Snus is an oral tobacco product that has been used for more than 200 years. Named after the Swedish word for snuff, snus is made from ground tobacco leaves that are mixed with salt and water. It may also contain food-grade tobacco smoke aroma, or other flavourings, and is placed under the upper lip either in small teabag-like sachets called portion snus or loose. Snus is most widely used in Scandinavia, particularly in Sweden and Norway, where a form of the product known as ‘Swedish snus’ dominates the market.
Image of portion snus. Author: Alekos. Source: Wikimedia Commons
Snus is sometimes confused with a different product, nicotine pouches, as both are placed under the lip. But, unlike snus, nicotine pouches do not contain tobacco. Instead, they are made from plant fibres impregnated with nicotine.
The health impacts of smoking are now well understood to be caused by the combustion process that produces a cocktail of harmful chemicals found in smoke. Snus use differs from cigarette use because it does not involve the burning of tobacco and therefore avoids many of the risks associated with smoking.
Swedish snus is also distinct from other types of oral tobacco products because of the way it is produced. Unlike some other smokeless tobaccos, the tobacco in Swedish snus is not fermented but is pasteurised instead. This heat-treatment process inhibits the growth of bacteria that help the formation of a range of toxicants found in tobacco products.
Despite being used for centuries, the relative safety of snus compared to cigarettes has only very recently been confirmed by independent epidemiological and clinical investigation. But research has now shown there is little difference in health-adjusted life expectancy between smokers who quit all tobacco and smokers who switch to snus.
Snus contains lower levels of a range of toxicants found in cigarette smoke. For example, the pasteurisation process reduces the quantity of tobacco-specific nitrosamines present in snus. These chemicals are one of the primary carcinogens found in tobacco, and they have been linked with cancers of the lungs, oral cavity, oesophagus and liver from both cigarette and smokeless tobacco usage.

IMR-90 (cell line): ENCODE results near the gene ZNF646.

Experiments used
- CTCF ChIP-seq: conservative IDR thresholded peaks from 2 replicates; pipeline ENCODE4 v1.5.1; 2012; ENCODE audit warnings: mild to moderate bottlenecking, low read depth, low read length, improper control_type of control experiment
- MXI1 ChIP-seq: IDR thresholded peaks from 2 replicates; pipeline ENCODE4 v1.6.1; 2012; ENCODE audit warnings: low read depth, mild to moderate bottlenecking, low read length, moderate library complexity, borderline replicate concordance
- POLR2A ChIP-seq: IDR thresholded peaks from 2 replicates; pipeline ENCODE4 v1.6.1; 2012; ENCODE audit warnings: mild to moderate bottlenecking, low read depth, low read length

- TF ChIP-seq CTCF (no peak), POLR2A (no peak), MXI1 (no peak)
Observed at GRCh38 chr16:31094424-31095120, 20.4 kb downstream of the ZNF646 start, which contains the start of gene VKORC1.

In Sweden and Norway, high levels of snus use are associated with very low levels of smoking and smoking-related disease. Swedish men have switched from smoking to using snus in large numbers, with 23% of men using it daily in 2018. Sweden has by far the lowest rate of smoking in Europe and is the only EU state to have reached ‘smoke-free status’, classically defined as less than 5% adult smoking prevalence, in the adult population aged between 15 and 54. By comparison, the average EU smoking rate for this population is 26 per cent. Swedish men also have Europe’s lowest level of tobacco-related mortality, with 152 deaths attributable to smoking per 100,000 compared with the European average of 373 deaths per 100,000.
In October 2019, the US Federal Drug Administration (FDA) granted snus manufacturer Swedish Match the agency’s first ever modified risk tobacco product (MRTP) orders. The decision authorized the marketing of eight of its General Snus products alongside specific information about the lower risks of certain health effects compared to smoking cigarettes. The FDA’s summary stated: “The available scientific evidence demonstrates that exclusive use of the eight General Snus products will significantly reduce harm and the risk of tobacco‐related disease to individual tobacco users”, adding “the eight General Snus MRTPs will benefit the health of the population as a whole”. The FDA also said: “The claim ‘Using General Snus instead of cigarettes puts you at a lower risk of mouth cancer, heart disease, lung cancer, stroke, emphysema, and chronic bronchitis’ is scientifically accurate.”
Find out more about snus in our Briefing Paper here.